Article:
A group of Jews were taken to work at that site for a certain time. The Jews cleaned out the barracks and repaired the bunks which remained from before the war. But none of them knew what the barracks and the monastery were to be used for. They did not imagine that they were preparing a camp for themselves.

One morning during the sixth week of the war, before the Jews went out to work, partisans went to all the Jewish houses, conveying strict orders for all the Jews to come to the yard of the town church. At the appointed time almost all of the Jews came. There all the Jews were registered, and permitted to return home. The Jews sensed that a storm was coming. The panic grew even greater. No one knew exactly what the next day would bring for the hopeless Jews. No one slept peacefully.

Early the next morning announcements appeared in the streets of Raseiniai, declaring that every Jewish man between the ages of fifteen and fifty-five, and women from sixteen to forty-five, had to move to a camp at the monastery. They were allowed to take along two sheets, a pillow, three sets of underwear and a coffee cup. They were given only one day following the appearance of the announcements.

The Jews, with packs on their backs, began moving into the camp. They all went on foot. The scene of the wandering Jews was tragic. All of them were gloomy, their heads bowed, as they left their homes. Heart-rending scenes took place as they took their leave of close friends and relatives who had the right to continue living in the city; with tears in their eyes the Jews kissed, embraced and said goodbye to their near and dear ones. There were even Lithuanians who wept as well, and accompanied the Jews to the camp. Yet some of them, while weeping, did not forget to suggest that the Jews leave their better things with them “until after the war.”

When they arrived at the camp, the partisans separated the women from the men and settled them into different barracks. The Jews settled onto bunks in the barracks. The camp had already been surrounded from before with scanty barbed wire, and there were two gates for entering and leaving.

The commandant of the women’s camp was Norbutas, and the commandant in the men’s camp was Grigelevitsius. Both of them were Lithuanians from Raseiniai, both respected leaders of the partisans. Both of them behaved and treated the Jews as they wished. Dvoyre and her cousin Frida were among those who entered the camp.

That same day the police chief of Raseiniai, Rubshaitis, arrived at the camp. All of the Jews were driven out of the barracks and mustered in the yard. The chief of police gave a speech, concluding thus: “If anyone has any complaints, or anything to say, they should step forward from line and say whatever they want to.”

More than a few people who were sick and weak stepped forward. They were immediately formed into a separate group.

Norbutas had known Dvoyre well for many years. He approached her as she stood in line and asked if she wanted something. Dvoyre complained that her mother and father were old and sick, and now had no one to look after them.

Norbutas consulted with the police chief about this, and Dvoyre was freed from the camp. Other Jews were freed in this manner, or in other ways. Dvoyre brought food almost every day to her husband, brother and sisters-in-law. It was not hard to enter and leave the camp.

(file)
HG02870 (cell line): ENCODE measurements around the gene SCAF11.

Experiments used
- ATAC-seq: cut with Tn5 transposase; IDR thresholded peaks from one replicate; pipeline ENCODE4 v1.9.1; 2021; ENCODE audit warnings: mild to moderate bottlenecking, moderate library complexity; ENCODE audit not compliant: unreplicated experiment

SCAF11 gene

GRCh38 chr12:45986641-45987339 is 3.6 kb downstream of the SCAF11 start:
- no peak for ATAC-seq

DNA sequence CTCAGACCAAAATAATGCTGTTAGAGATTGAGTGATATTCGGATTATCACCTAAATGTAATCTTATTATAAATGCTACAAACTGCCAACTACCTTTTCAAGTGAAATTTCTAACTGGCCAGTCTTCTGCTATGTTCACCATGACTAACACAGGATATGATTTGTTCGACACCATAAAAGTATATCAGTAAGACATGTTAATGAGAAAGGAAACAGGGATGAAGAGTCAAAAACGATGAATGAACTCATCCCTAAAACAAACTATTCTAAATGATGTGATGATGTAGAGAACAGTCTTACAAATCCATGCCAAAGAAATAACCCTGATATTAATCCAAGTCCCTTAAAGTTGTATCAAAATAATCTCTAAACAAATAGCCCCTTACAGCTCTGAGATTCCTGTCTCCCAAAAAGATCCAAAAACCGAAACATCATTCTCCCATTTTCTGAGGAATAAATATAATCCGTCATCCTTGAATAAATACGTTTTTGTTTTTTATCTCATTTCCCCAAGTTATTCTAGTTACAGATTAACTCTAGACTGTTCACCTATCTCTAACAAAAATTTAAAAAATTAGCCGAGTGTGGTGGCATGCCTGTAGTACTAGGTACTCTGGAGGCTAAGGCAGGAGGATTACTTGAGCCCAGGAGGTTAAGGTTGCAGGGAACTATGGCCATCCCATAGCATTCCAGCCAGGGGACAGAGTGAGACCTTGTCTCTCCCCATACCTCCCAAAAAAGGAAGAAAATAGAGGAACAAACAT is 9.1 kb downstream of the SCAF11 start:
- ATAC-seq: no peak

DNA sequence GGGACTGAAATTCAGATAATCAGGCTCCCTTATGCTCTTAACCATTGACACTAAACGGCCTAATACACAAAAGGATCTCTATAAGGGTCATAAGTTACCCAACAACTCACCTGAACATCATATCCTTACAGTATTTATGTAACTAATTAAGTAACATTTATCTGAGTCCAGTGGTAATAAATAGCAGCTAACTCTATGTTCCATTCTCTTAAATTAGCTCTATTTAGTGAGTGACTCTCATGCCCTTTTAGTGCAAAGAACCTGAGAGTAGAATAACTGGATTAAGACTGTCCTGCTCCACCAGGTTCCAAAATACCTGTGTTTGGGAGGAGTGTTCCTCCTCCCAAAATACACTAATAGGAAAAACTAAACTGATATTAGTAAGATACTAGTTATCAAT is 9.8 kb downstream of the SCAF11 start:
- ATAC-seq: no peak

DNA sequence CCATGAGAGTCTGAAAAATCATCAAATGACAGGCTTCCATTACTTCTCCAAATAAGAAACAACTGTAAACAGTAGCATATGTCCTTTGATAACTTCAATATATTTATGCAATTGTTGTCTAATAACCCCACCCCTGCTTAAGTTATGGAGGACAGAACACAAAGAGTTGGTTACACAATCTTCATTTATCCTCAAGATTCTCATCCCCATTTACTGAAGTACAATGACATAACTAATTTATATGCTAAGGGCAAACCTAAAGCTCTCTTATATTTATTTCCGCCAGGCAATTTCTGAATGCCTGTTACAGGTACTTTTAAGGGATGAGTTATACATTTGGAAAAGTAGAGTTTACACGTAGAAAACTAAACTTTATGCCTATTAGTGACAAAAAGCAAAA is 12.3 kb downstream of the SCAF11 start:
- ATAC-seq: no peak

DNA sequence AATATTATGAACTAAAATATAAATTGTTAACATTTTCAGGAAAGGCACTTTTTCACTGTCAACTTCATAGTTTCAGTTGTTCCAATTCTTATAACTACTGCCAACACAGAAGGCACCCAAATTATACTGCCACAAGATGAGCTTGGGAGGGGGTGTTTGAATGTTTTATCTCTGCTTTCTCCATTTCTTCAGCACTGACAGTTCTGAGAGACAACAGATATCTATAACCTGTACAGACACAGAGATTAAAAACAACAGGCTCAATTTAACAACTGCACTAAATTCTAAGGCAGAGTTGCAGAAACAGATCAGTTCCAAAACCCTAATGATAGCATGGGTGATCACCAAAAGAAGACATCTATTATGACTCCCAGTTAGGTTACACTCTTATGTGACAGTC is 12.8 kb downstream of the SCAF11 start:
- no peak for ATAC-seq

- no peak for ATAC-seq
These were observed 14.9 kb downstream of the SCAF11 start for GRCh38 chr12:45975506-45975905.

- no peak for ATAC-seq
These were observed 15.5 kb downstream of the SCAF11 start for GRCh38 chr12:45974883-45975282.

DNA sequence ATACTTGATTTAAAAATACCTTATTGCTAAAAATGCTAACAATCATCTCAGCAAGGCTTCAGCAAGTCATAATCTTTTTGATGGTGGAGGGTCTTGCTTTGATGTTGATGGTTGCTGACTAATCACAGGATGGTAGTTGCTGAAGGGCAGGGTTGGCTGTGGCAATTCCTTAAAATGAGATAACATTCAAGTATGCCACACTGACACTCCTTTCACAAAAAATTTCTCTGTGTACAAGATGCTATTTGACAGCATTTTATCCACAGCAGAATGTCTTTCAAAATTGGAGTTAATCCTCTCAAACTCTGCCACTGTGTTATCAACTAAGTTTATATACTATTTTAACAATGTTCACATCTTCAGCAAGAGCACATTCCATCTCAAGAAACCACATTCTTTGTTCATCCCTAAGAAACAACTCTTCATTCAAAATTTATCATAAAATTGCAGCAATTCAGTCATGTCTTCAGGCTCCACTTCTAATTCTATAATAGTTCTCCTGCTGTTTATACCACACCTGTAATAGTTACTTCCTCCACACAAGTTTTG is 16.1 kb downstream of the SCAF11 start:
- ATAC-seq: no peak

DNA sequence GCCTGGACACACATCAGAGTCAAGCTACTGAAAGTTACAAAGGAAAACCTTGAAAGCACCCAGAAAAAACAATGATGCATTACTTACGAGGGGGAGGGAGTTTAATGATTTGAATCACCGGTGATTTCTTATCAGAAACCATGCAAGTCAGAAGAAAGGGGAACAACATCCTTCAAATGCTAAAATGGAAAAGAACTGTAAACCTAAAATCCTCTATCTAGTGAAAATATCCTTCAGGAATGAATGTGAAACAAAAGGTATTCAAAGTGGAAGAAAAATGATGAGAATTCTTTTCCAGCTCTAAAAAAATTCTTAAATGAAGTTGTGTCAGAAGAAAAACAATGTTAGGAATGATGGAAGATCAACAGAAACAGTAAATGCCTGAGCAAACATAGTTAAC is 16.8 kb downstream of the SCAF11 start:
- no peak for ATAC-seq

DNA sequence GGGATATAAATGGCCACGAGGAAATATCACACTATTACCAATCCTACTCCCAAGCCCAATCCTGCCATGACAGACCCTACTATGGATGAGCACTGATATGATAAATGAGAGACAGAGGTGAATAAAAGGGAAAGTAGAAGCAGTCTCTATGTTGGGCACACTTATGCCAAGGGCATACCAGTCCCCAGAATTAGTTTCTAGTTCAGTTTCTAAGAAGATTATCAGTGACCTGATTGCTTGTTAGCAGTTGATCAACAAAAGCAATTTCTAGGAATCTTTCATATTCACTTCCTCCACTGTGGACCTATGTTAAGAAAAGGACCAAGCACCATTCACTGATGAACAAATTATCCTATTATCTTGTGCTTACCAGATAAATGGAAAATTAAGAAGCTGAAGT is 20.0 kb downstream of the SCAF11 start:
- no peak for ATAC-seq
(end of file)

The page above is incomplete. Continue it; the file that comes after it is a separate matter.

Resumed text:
The Jews were taken to work under guard from the camp, just as they had been from the city. Often the Jews were even permitted to go home from work for lunch. Dvoyre!s husband and brother came home from the workplace to eat lunch almost every day. On Sunday and Saturday there was no work.

As soon as the Jews settled into the camp, the Lithuanian partisans suggested that the Jews organize a Judenrat. The Jews hoped that the intervention of such a committee would do something to alleviate the situation, and that it would have the opportunity to bribe the Lithuanian bosses. The Judenrat consisted of five persons. Among them, Dvoyre remembers the lawyer Fridlander and the owner of a saw mill, the farmer Faynshteyn.

During the roll call on the second day in the camp, Fridlender turned to the Lithuanians: “We are no criminals, and even if we are, even criminals are given food. We work, and we are not fed.” The partisans promised to arrange to get food to the Jews in the camp. But that same night all five members of the Judenrat were taken out of their bunks and taken to prison. At the prison there were already youthful arrestees, who had belonged to the Communist Youth under the Soviets, as well as ordinary Jews who were the victims of libels invented by the Lithuanians, or who had been denounced as Communists. The Lithuanians didn’t need any evidence to support their charges or libels. And the Jews were unable, forbidden to respond or to demonstrate their innocence. The Jews were taken from prison to the heaviest kinds of work, and they were given no food.

To be continued…..

About the Author
Grant Arthur Gochin currently serves as the Honorary Consul for the Republic of Togo. He is the Emeritus Special Envoy for Diaspora Affairs for the African Union, which represents the fifty-five African nations, and Emeritus Vice Dean of the Los Angeles Consular Corps, the second largest Consular Corps in the world. Gochin is actively involved in Jewish affairs, focusing on historical justice. He has spent the past twenty five years documenting and restoring signs of Jewish life in Lithuania. He has served as the Chair of the Maceva Project in Lithuania, which mapped / inventoried / documented / restored over fifty abandoned and neglected Jewish cemeteries. Gochin is the author of “Malice, Murder and Manipulation”, published in 2013. His book documents his family history of oppression in Lithuania. He is presently working on a project to expose the current Holocaust revisionism within the Lithuanian government. He is Chief of the Village of Babade in Togo, an honor granted for his philanthropic work. Professionally, Gochin is a Certified Financial Planner and practices as a Wealth Advisor in California, where he lives with his family. Personal site: https://www.grantgochin.com/